How the Facebook Algorithm Works In Plain English

Every year, Facebook holds a gathering of web developers, marketers, and others to show how things work and inform them of what’s new and upcoming. They never fail to offer some extremely valuable information for those trying to demystify the social platform. This year was no exception.

F8 2015 was all about answering some of the greatest Facebook mysteries and discussing the future of the newsfeed. Arguably, one of the best pieces of information was a plain English explanation of how the newsfeed algorithm works.

Don’t forget the basics

As marketers, we often think of Facebook as having a massive, complicated bank of code that tries to manipulate our content. We try to outsmart it and think the “trick” to success is to figure out every nuance and adjust our posts to fit its mathematical formula.

That might have worked back in the day when Mr. Zuckerberg was sitting in his college dorm room creating the first go-round of the platform, but not anymore. You see, marketers, the thing that most people forget is that computer logic is created by humans and that logic attempts to mimic human logic as closely as possible.

So, what’s our best strategy for Facebook success? Human Logic. Plain and simple. Straight from the source. The overriding theme coming from the presenters at F8 2015 was nothing more than, provide interesting, timely content that your audience wants to consume.

Instead, we try to break down the building blocks of that picture and interpret every speck of algorithm we can grasp. 

Do we really need to know each case-by-case example of how Facebook treats our content? It was clear that Facebook was telling us, leave that to the developers. Focus on making your content relevant and timely. So often, people make the mistake of skipping right over the basics and jumping to the master level of figuring out how Facebook works.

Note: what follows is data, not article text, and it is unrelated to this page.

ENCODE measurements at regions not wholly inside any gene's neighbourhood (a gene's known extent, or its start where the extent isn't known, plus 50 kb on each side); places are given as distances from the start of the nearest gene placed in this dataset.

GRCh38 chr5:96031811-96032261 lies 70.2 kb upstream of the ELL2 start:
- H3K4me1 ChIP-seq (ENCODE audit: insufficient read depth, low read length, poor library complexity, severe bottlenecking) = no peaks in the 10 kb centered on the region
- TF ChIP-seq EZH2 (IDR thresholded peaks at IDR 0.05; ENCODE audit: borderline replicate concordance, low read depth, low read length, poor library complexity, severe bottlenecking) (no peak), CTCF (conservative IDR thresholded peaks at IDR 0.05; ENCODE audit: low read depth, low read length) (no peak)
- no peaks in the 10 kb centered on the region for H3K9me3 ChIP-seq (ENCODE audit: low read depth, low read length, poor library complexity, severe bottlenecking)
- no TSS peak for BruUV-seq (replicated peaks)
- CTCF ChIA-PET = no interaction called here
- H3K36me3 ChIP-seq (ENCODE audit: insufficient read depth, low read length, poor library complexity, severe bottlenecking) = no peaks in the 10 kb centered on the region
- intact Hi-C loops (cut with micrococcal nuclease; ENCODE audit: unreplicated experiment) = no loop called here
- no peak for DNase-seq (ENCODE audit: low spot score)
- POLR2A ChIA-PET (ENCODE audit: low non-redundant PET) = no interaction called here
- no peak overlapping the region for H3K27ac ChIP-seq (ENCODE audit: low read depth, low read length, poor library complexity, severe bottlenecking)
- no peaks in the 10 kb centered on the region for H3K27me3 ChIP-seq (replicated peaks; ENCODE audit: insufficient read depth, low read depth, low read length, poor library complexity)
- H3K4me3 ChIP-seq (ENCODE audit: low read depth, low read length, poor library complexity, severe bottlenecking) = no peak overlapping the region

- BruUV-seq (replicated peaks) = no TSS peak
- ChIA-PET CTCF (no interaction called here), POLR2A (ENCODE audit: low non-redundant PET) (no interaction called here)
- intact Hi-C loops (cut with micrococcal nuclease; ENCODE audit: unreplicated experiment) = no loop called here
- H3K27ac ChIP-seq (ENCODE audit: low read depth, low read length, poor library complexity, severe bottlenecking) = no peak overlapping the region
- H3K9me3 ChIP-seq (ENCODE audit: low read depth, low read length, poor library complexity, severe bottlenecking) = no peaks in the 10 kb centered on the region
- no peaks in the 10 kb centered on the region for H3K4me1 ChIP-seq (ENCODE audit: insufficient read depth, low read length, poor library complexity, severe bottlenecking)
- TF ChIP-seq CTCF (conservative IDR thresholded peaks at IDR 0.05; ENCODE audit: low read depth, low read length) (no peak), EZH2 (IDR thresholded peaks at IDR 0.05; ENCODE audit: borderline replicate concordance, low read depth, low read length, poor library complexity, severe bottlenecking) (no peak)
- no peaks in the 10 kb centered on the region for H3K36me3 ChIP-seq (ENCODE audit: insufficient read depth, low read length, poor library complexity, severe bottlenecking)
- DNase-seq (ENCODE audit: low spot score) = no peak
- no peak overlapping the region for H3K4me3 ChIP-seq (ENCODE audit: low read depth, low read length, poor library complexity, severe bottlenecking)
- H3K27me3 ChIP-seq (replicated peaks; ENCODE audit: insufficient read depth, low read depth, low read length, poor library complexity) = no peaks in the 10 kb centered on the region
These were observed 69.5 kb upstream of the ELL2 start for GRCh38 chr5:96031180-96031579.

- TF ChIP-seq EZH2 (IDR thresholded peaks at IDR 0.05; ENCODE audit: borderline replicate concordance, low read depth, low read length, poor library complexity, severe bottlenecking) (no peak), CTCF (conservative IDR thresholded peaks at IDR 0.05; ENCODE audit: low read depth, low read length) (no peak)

We need to stop and ask ourselves if what we’re providing is something that will truly benefit our audience. I’m guilty of making this mistake and even the world’s top marketers are guilty of this every once in a while.

It’s not as complicated as you may think

But, only after we’ve mastered the basics can we pick apart the rest of the details. One session of F8 broke down the newsfeed in plain English. I’m telling you, the algorithm is brilliantly simple. It goes like this…

You are individually subscribed to content from your friends, pages, and groups. Every time you log into Facebook and view your newsfeed, the items posted most recently are scored according to your history of interaction with those people, brands, and content similar in nature. Each piece of content has a different score for you than it would for your friend because your behavior and interaction is different than your friends.FBnewsfeed

Once scored, the content is displayed in your newsfeed in ranking order – highest score first, down to lowest, depending on how much content you scroll down and consume during that session. Once you’re finished, your session’s content and ranking are saved in your timeline history as a block. You’ll always see that content in the same order when you come back later to view.FBnewsfeed1

The next time you log in, a new session is started and content is scored and ranked in your feed. It’s placed at the top of your feed as a new batch and once you’ve reached the end of the content from this session, you’re served your previous session’s block of ranked content.FBnewsfeed2

How to tell if your content is relevant